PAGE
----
Unlike most fighters set to make their professional debuts, this Friday night isn’t the culmination of a lifetime’s amount of work for Austin “Ammo” Williams but the product of a revelation he had a little more than three years ago.
“Words can’t describe how thankful I am,” Williams said at a press conference in early March. “This is a dream for me. Three years ago I started boxing and now I am here. If I wrote it, you wouldn’t believe it but I’m here. And I’m here to stay.”
Williams, 22, can tell you the exact day in which his love affair with boxing first started or you can actually read that date (8/25/2015) tattooed on the bottom of the southpaw’s left arm, placed directly beneath a fiery phoenix that signifies his personal rebirth. Every day since he first laced up a pair of boxing gloves, Williams has catalogued what he’s learned in and outside the ring within a series of journals that have helped him navigate a remarkable crash course of the Sweet Science.
“That’s three years worth of experience, trials, errors and the recollection of potent events,” Williams told RingTV.com over the course of multiple interviews ahead of his pro debut at the Forum in Inglewood, California.
Streamed live on DAZN, Williams will take on Joel Guevara (3-4-1, 2 knockouts) in support of the highly-anticipated junior bantamweight rematch between The Ring Magazine/WBC champion Srisaket Sor Rungvisai and Juan Francisco Estrada. There’s a clear motive he’s had in mind all along when it comes to making a first impression.
“I want to make the impression that I am exciting,” Williams said. “I will pull in the general public. They will have a general idea of what I’m going for: I’m going for the knockout and I’m strategically trying to take a guy out. It’s not a point-getting system that I’m working off of like an amateur boxing thing. That’s pretty much what I really want to establish in my first fights coming out. Of course, I’m planning on slowing that down when I get up in the ranks and go for title fights and things like that – adjusting for other killers. But right now, I really want to show that whoever they put in the ring with me, I’m gunning to take them out. I want the fans to really be excited and happy that they bought a ticket. I don’t want them to feel like they wasted their time. I was just recently at a professional show where a couple of amateurs had their debut and you could see that they didn’t quite get the memo to change their style. They came in thinking with the point-scoring mentality and that ended up deadening the crowd. They were disengaged and that hurts you for your fights going forward. A big goal of mine is to make sure I set the standard that I’m going to take these guys out. I’m going to give you a show and I want you to be on your feet at the end of my show.”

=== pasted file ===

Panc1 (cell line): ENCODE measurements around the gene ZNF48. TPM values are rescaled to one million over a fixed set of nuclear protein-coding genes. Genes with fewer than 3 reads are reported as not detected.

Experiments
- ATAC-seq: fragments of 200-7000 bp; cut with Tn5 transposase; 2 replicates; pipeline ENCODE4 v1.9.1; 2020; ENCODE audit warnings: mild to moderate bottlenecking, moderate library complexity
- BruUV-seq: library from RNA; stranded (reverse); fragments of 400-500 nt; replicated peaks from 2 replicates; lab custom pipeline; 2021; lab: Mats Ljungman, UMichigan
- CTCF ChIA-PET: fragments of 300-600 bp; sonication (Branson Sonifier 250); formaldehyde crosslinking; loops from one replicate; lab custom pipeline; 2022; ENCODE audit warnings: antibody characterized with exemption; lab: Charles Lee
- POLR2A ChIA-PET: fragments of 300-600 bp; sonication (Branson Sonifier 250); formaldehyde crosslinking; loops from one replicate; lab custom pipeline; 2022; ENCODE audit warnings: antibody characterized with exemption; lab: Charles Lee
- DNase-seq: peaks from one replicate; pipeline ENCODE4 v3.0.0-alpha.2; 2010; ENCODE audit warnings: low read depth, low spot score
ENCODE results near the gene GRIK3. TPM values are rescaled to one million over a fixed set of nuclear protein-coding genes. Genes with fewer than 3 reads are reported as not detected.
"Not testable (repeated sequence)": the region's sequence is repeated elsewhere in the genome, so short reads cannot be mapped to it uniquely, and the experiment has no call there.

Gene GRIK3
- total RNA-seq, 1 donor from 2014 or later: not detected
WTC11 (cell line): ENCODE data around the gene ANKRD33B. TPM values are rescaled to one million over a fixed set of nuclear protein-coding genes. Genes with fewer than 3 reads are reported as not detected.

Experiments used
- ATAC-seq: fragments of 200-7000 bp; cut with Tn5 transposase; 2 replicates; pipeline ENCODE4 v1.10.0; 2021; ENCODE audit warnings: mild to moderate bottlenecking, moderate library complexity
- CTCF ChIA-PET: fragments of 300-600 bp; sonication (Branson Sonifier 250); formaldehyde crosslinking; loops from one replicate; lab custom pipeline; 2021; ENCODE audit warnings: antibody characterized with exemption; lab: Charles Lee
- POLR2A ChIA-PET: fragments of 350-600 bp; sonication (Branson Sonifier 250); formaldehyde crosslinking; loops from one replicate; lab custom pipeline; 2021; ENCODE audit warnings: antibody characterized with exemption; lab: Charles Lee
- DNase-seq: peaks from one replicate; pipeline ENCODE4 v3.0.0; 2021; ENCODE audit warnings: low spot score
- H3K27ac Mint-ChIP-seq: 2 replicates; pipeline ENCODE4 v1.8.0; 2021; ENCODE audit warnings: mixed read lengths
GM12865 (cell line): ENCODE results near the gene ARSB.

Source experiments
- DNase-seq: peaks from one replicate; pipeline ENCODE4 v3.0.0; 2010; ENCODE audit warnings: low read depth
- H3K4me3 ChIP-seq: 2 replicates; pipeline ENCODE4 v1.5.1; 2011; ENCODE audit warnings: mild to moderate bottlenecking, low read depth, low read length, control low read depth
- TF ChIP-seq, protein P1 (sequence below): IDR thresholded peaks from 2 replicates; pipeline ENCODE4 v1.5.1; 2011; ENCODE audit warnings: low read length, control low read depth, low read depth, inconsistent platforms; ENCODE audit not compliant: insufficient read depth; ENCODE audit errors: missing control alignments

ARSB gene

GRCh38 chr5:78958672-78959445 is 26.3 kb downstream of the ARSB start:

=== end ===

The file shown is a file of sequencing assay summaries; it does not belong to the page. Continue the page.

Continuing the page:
Although it took him until the age of 19 to finally step between the ropes, Williams always had a knack for fighting. Born in Milwaukee, Wisconsin, Williams was raised there until the age of 10 when his mother’s job promotion moved the family to Houston, Texas. He remembers Milwaukee as a rough place to live, pointing out one New Year’s Eve spent in a basement because his house got shot up that night. And while moving to Houston got him out of the rough neighborhoods of Mil-Town, both experiences molded a fighter.
“Milwaukee was a very tough place,” Williams recalled. “I’m happy about my beginnings because it gave me a different type of hunger. Knowing where I come from – it made me like to fight. When I moved to Houston, it was a nice area and there were a lot of kids that would actually act like gang members. But I had seen it (already). I had a lot of cousins and family members who had to do those things. They really were involved in those things and I’d seen the realities of having to be a gang member for protection or selling drugs. When I’d see kids in the suburbs of Houston do all that, I would just want to fight them. I had a chip on my shoulder when I moved down to Houston. They also had some gang-banging activities and things like that and I knew in reality, they were good. They were taken care of and well-fed children, so they had no reason to do it. One of my goals and things was thinking those were people I could fight and exercise my passion. People would think it was because I was angry or something but really it was an opportunity to do what I love to do.